skip to main content


Title: Field science in the age of online learning: Dynamic instruction of techniques to assess soil physical properties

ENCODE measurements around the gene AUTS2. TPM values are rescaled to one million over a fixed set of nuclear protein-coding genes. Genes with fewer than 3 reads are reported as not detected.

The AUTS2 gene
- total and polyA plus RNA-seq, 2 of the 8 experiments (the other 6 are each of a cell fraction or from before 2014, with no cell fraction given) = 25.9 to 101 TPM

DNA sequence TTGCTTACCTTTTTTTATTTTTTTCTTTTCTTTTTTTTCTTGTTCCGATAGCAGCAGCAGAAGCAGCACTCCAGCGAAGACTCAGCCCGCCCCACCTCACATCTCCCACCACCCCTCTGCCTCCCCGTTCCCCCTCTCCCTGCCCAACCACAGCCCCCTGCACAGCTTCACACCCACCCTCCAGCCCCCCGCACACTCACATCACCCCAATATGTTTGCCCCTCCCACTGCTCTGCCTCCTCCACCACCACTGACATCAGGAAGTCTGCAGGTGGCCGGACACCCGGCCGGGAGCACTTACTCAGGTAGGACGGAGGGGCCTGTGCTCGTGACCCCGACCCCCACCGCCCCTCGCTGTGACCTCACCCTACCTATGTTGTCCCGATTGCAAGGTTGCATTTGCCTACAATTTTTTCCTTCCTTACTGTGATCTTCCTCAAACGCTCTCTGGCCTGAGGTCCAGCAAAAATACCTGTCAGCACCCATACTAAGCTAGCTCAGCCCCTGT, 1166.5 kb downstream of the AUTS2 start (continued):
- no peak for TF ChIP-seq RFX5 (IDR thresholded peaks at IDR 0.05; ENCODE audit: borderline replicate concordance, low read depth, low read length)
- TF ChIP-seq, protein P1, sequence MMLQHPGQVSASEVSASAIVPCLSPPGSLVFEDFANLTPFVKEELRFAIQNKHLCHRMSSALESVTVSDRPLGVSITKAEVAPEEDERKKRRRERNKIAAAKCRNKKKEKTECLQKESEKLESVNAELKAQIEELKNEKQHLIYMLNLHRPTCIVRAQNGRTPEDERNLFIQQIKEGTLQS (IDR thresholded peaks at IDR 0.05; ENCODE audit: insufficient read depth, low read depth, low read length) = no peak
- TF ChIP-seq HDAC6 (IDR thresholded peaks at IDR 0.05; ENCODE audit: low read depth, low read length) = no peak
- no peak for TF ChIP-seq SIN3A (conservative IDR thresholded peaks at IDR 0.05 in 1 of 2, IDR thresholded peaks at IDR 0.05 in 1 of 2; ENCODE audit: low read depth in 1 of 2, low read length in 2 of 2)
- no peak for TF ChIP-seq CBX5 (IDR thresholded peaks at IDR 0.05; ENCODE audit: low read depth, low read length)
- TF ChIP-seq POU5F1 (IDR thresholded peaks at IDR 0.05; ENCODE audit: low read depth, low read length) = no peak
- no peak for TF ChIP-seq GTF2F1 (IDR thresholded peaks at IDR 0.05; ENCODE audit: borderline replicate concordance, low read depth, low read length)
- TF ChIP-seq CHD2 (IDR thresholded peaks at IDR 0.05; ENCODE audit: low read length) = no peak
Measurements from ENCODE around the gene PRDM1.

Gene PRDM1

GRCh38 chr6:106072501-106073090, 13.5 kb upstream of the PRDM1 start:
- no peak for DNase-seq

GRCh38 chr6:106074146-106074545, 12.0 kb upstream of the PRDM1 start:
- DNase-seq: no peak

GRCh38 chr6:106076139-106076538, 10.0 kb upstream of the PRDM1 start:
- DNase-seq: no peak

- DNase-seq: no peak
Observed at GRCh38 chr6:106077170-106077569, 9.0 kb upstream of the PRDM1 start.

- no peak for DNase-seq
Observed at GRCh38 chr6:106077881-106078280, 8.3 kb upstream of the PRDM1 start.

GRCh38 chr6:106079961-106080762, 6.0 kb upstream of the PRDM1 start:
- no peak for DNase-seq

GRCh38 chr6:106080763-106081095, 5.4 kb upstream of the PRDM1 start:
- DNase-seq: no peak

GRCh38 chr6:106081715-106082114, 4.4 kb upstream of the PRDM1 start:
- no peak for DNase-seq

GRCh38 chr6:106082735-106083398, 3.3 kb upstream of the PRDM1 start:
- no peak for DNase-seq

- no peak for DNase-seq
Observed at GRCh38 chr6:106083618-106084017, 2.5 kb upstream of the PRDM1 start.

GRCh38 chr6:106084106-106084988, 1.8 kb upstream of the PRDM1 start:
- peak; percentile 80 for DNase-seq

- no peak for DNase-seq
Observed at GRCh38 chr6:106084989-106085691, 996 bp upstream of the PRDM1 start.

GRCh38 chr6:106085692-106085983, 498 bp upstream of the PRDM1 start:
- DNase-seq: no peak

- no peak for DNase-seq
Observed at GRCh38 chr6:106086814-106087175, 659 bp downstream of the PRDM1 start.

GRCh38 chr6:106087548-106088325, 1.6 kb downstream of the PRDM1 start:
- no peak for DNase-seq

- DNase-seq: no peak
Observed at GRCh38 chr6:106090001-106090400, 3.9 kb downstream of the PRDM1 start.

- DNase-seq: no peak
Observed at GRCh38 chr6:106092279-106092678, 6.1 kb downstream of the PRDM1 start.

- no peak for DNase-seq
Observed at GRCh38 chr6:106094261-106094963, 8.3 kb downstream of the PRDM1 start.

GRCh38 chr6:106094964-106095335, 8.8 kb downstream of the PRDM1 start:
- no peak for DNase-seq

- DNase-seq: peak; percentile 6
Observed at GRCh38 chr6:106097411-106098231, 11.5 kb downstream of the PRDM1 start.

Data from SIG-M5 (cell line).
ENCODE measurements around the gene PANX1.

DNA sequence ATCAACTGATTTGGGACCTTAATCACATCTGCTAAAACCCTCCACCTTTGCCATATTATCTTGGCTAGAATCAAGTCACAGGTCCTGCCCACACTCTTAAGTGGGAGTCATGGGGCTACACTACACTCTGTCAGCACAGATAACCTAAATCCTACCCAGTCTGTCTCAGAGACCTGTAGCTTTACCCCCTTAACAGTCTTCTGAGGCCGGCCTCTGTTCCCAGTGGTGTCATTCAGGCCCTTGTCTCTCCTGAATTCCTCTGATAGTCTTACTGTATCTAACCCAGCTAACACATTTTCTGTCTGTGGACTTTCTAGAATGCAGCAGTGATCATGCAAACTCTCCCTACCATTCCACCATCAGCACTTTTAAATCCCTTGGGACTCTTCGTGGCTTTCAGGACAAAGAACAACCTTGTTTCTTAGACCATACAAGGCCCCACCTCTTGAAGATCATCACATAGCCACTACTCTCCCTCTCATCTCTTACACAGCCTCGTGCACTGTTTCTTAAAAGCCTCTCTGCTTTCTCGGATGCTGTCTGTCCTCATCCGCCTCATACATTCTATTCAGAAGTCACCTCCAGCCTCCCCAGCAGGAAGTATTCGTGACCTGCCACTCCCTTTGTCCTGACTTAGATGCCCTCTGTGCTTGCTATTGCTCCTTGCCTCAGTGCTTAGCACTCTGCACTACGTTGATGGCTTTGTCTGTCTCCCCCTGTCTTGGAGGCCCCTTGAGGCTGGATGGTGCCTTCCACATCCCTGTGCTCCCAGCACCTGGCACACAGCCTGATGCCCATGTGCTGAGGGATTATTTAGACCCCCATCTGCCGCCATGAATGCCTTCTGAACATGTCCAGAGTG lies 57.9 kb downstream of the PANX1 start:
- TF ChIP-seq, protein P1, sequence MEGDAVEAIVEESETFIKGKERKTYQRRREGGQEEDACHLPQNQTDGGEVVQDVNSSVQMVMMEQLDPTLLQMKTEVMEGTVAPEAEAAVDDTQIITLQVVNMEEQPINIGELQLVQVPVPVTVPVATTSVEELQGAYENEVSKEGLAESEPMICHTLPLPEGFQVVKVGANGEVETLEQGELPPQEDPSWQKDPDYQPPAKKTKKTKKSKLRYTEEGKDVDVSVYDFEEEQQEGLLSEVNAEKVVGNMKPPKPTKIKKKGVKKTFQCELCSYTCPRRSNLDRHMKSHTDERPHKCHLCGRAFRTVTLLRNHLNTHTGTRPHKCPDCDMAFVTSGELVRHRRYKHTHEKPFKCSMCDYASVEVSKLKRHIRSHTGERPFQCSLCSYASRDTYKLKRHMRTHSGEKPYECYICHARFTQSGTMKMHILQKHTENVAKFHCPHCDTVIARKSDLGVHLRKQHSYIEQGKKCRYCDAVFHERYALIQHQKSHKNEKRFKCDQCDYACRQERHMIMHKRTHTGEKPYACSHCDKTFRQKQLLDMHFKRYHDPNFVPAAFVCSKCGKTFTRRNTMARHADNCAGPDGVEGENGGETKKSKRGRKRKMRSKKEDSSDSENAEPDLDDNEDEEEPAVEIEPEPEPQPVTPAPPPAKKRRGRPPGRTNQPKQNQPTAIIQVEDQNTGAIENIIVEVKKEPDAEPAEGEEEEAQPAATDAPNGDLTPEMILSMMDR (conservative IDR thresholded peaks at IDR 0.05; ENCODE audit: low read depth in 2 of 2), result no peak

Soil physical properties, such as soil texture, color, bulk density, and porosity are important determinants of water flow (e.g., infiltration and drainage), biogeochemical cycling, and plant community composition. In addition, they reflect the environment in which the soil developed, giving insight into climate, mineralogy, and land cover. While many soil assessments require sophisticated laboratory equipment, some can be made simply by a trained individual, requiring only practice and reference materials. For students in environmental fields, it is particularly important and empowering to learn how to make informed soil observations that provide insights from the soil pedon to the landscape and that can be done within the field setting. Drawing on updated pedagogical approaches, including active learning, small group collaboration, and metacognitive exercises, this paper presents a course module for teaching soil texture and color analysis in the field that can be modified for students from secondary through graduate school. The combination of asynchronous, pre-course readings and assessment; synchronous, in-class instruction, hands-on practice, and application activities; and post-class reflection give students the opportunity to build a strong foundation for making soil observations. This course module is suitable for both in-person and remote learning modalities and can be adapted to a number of course topics across environmental disciplines. Ultimately, the goal is to provide students with exciting, hands-on training that inspires them to learn more about soils regardless of the learning platform.